Jewish educators, most notably our contemporary Jerusalemite master teacher Avraham Infeld, insist that it’s not history we need to teach the next generation, but memory that we must instill.
Says Infeld: It’s not what happened in the past that matters to them, but how it impacts their lives and the world they live in.
I thought of his words, as I took part in a junior high program in a school that got this right.
Like nearly all “meetings” today, this one took place on Zoom. Gone for now are the cozy gatherings in the school auditorium schmoozing with other grandparents over pretzels, lemon biscuits and tea. Instead, we were invited to an intergenerational get-together online with our granddaughter Eliana’s seventh grade.
Israeli schoolchildren around bar and bat mitzvah age commonly are assigned “roots” projects for which they need to investigate their own family histories. Not a surprising assignment in a country where a large portion of the adult population are immigrants.
Indeed, Eliana, 12, has already interviewed my husband and me, as have our other grandchildren at this age. Some took notes, others, like Spielberg, filmed us. What was different about this meeting of the Yachad School of Modi’in was that three grandparents’ stories were shared with the whole class.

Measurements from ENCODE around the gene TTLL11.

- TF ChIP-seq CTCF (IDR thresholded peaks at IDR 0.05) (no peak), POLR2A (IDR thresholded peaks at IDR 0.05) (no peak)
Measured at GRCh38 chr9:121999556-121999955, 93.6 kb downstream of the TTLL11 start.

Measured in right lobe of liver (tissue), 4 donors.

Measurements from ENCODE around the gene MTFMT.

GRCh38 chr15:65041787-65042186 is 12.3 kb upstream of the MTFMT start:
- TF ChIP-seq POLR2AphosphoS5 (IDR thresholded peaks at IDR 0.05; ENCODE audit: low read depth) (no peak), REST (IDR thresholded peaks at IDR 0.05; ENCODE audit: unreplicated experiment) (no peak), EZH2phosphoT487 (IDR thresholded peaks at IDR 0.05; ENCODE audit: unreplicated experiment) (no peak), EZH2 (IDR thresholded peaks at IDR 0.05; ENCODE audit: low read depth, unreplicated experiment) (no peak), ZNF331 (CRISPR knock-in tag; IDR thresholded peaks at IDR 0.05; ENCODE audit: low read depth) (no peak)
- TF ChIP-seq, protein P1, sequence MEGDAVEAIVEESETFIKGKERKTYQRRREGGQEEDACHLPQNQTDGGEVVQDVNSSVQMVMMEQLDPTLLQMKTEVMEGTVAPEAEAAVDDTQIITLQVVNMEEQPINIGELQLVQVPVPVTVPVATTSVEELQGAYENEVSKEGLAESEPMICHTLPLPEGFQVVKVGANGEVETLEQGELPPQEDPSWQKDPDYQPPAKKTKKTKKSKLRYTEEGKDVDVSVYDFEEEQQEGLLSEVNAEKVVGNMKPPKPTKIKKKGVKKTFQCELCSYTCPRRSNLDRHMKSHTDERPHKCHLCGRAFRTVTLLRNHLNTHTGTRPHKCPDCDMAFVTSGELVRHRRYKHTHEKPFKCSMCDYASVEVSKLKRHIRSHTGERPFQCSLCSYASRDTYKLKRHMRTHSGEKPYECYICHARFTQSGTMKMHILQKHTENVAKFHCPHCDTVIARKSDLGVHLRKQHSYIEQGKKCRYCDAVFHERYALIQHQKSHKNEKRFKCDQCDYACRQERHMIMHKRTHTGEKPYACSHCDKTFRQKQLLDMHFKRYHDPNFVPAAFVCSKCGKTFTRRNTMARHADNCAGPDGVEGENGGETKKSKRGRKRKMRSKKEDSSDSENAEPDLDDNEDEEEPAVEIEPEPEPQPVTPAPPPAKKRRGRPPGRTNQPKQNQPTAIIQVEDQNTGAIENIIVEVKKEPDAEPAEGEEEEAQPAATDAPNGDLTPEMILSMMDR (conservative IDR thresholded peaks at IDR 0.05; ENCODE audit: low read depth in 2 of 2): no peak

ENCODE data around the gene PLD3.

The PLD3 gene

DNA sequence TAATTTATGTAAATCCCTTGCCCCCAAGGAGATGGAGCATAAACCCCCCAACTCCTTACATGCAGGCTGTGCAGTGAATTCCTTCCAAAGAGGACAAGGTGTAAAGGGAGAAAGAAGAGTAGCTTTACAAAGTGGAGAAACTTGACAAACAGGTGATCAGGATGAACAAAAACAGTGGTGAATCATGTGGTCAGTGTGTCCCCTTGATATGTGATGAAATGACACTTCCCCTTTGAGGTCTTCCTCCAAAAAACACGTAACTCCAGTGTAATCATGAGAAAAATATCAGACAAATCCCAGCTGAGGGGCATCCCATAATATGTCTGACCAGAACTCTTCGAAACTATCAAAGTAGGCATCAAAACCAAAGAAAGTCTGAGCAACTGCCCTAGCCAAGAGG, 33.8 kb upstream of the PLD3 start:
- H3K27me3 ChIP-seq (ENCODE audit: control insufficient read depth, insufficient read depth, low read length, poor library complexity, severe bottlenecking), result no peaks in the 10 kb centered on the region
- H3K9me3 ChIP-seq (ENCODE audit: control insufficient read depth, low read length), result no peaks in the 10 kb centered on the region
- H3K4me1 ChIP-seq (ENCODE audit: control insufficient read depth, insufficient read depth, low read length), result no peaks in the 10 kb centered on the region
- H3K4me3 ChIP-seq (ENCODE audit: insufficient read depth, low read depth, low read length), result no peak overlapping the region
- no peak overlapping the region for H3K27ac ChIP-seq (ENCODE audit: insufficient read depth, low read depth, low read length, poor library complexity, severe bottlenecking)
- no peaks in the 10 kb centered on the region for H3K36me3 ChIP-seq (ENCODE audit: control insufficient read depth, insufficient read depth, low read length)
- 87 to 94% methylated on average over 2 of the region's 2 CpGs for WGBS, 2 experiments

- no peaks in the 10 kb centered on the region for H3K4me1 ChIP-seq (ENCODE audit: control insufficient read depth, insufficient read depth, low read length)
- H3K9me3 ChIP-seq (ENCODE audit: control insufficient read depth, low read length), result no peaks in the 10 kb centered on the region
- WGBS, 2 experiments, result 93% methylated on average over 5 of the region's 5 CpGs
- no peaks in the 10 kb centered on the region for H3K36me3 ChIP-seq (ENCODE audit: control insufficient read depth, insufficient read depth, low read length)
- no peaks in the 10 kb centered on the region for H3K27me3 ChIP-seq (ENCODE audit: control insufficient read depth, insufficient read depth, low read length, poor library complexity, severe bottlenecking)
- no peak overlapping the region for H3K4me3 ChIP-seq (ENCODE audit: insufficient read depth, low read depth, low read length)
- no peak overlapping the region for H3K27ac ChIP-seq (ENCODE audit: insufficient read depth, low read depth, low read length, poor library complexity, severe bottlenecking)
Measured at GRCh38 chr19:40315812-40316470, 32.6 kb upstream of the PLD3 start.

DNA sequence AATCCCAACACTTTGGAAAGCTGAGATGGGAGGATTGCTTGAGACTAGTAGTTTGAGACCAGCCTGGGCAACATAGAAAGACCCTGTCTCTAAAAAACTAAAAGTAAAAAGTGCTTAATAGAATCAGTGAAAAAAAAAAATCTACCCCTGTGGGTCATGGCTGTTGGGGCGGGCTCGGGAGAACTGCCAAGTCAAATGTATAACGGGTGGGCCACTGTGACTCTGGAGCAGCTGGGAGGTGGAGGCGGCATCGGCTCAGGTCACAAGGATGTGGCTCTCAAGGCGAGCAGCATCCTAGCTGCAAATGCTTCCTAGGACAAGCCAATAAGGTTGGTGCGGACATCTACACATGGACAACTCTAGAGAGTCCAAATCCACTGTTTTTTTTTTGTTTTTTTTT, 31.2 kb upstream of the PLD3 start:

The first story was told by Eliana’s other grandmother, Marla Frankel. She recounted the mission that she and Grandpa David undertook in 1977 to visit Russian refuseniks. Recruited by Israel’s secret services, they entered the Soviet Union on their Canadian passports and for 10 days met with Jews eager to learn about Judaism and Israel. They celebrated Passover there.
Of course, this entire dramatic chapter of the awakening of the Jews of Silence, as Eli Wiesel called them, happened long before any of these seventh graders were born. They don’t know about a time when Russian Jews would lose their jobs after being reported by informers if they entered a synagogue or, worse, if they applied to move to Israel. Nor do they remember their parents leaving an empty place at the Passover Seder for a Russian Jew who couldn’t celebrate the holiday of freedom.
For the Frankels, their experience of being followed by the KGB (also an unknown name to the children) was challenging and unnerving. Ironically, when they had trouble finding the address of activist Ida Nudel amid the rows of Khrushchyovka identical apartment buildings, the KGB agent following them pointed the way – he’d followed other visitors there before.
The Frankels were part of the stream of feisty Jews risking going behind the Iron Curtain to assure the refuseniks they weren’t alone in their struggle. Their brethren in the free world were supporting them. The struggle for Soviet Jewry did succeed. A million Russian Jews came to Israel. Their success was the beginning of the fall of the Soviet Union.
The second speaker was the grandfather of Yael, Sayid Yamin, who fought in the Yom Kippur War. Here, too, terms needed to be defined. Were all the children even sure how the war got its name 35 years before they were born? But they will all remember Grandpa Sayid’s story. He was 28, married and the dad of Yael’s mom when he was mobilized as a reservist in his battalion of combat engineers.
He didn’t tell the children how badly the war was going for Israel, but we grandparents all remembered.